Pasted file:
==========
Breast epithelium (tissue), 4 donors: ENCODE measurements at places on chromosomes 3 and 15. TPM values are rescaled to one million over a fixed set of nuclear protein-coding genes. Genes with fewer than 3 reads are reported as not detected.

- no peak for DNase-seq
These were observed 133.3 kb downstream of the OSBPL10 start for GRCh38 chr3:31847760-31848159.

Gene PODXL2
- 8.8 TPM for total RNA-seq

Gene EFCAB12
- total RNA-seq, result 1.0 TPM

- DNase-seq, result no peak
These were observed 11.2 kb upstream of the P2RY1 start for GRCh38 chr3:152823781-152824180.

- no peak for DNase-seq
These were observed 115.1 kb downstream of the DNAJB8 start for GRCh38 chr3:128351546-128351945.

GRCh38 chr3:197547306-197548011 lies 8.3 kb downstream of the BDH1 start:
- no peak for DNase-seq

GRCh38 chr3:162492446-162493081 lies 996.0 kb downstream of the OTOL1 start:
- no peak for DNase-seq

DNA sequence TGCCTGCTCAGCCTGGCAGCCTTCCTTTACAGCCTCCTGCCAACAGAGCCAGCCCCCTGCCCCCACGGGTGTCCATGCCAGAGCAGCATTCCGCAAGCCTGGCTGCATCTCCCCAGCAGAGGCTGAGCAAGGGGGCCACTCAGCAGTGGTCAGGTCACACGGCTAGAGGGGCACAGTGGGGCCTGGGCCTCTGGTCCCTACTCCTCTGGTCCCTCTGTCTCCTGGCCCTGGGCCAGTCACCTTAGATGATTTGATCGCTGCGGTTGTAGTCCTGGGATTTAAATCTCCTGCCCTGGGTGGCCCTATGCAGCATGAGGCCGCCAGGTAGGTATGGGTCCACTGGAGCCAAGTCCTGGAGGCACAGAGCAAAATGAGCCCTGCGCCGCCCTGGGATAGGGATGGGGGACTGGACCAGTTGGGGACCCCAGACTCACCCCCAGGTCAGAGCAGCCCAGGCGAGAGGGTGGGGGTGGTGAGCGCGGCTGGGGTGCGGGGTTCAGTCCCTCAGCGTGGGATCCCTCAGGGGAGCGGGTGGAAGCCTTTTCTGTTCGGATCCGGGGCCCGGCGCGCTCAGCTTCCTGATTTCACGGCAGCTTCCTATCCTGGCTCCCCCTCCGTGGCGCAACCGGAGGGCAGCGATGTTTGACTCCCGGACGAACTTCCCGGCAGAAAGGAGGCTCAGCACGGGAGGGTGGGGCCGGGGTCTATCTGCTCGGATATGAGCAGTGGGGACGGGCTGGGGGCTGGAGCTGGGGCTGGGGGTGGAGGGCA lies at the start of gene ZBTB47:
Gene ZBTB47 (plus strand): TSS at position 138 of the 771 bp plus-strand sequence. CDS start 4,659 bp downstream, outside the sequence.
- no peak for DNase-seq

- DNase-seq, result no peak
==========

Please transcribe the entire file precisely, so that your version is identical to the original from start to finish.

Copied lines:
Breast epithelium (tissue), 4 donors: ENCODE measurements at places on chromosomes 3 and 15. TPM values are rescaled to one million over a fixed set of nuclear protein-coding genes. Genes with fewer than 3 reads are reported as not detected.

- no peak for DNase-seq
These were observed 133.3 kb downstream of the OSBPL10 start for GRCh38 chr3:31847760-31848159.

Gene PODXL2
- 8.8 TPM for total RNA-seq

Gene EFCAB12
- total RNA-seq, result 1.0 TPM

- DNase-seq, result no peak
These were observed 11.2 kb upstream of the P2RY1 start for GRCh38 chr3:152823781-152824180.

- no peak for DNase-seq
These were observed 115.1 kb downstream of the DNAJB8 start for GRCh38 chr3:128351546-128351945.

GRCh38 chr3:197547306-197548011 lies 8.3 kb downstream of the BDH1 start:
- no peak for DNase-seq

GRCh38 chr3:162492446-162493081 lies 996.0 kb downstream of the OTOL1 start:
- no peak for DNase-seq

DNA sequence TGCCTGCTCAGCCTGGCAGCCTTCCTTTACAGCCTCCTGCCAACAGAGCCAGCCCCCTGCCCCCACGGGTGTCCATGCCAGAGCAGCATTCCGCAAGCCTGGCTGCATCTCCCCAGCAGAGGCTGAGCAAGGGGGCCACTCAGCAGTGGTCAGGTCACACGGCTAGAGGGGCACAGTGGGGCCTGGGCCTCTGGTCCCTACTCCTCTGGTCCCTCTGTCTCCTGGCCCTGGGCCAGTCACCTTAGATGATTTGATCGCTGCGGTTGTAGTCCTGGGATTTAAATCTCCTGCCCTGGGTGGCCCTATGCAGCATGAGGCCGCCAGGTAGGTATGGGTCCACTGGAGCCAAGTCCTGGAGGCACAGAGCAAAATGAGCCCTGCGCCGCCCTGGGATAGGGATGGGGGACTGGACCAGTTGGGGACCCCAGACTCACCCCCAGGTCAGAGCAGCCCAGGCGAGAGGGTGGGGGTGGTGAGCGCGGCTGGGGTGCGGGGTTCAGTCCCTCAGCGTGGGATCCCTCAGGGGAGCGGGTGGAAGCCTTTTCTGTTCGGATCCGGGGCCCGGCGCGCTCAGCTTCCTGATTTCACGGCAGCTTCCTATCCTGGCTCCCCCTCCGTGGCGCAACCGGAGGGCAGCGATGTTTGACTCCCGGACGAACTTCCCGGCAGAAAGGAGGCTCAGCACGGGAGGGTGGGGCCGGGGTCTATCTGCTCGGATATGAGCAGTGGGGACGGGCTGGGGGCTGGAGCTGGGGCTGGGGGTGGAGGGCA lies at the start of gene ZBTB47:
Gene ZBTB47 (plus strand): TSS at position 138 of the 771 bp plus-strand sequence. CDS start 4,659 bp downstream, outside the sequence.
- no peak for DNase-seq

- DNase-seq, result no peak